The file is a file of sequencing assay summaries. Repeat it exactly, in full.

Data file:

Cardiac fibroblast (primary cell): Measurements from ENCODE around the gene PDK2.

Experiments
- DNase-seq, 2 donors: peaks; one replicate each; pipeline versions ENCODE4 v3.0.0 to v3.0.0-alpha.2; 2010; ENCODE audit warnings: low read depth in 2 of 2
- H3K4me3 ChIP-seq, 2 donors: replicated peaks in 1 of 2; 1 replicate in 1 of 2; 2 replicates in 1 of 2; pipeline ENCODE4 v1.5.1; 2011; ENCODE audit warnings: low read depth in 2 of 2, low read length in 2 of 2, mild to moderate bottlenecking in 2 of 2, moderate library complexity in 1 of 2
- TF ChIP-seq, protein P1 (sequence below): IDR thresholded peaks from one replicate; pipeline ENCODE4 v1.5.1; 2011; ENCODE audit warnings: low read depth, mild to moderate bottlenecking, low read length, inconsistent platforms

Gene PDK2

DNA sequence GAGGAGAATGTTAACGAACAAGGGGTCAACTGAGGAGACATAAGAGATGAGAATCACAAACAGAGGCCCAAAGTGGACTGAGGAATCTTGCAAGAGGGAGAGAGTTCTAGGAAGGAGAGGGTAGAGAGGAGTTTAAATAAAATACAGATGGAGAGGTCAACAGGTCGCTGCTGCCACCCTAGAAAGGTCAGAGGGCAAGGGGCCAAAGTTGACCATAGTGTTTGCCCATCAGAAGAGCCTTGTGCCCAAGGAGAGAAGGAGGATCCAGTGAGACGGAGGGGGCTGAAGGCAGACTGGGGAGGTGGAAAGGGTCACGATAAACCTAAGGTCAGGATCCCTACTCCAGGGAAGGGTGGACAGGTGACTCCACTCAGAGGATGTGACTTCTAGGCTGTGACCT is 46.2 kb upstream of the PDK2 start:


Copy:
Cardiac fibroblast (primary cell): Measurements from ENCODE around the gene PDK2.

Experiments
- DNase-seq, 2 donors: peaks; one replicate each; pipeline versions ENCODE4 v3.0.0 to v3.0.0-alpha.2; 2010; ENCODE audit warnings: low read depth in 2 of 2
- H3K4me3 ChIP-seq, 2 donors: replicated peaks in 1 of 2; 1 replicate in 1 of 2; 2 replicates in 1 of 2; pipeline ENCODE4 v1.5.1; 2011; ENCODE audit warnings: low read depth in 2 of 2, low read length in 2 of 2, mild to moderate bottlenecking in 2 of 2, moderate library complexity in 1 of 2
- TF ChIP-seq, protein P1 (sequence below): IDR thresholded peaks from one replicate; pipeline ENCODE4 v1.5.1; 2011; ENCODE audit warnings: low read depth, mild to moderate bottlenecking, low read length, inconsistent platforms

Gene PDK2

DNA sequence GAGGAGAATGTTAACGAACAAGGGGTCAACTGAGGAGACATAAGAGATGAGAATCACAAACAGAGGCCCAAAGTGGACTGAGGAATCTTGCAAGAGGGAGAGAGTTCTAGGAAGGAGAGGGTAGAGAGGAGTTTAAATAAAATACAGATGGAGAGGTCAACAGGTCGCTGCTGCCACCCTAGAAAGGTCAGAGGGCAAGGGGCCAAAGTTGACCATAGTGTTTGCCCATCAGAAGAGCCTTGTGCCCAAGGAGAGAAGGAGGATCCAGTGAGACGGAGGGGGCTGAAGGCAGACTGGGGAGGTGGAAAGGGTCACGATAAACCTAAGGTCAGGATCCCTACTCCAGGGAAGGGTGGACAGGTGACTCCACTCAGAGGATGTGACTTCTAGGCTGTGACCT is 46.2 kb upstream of the PDK2 start: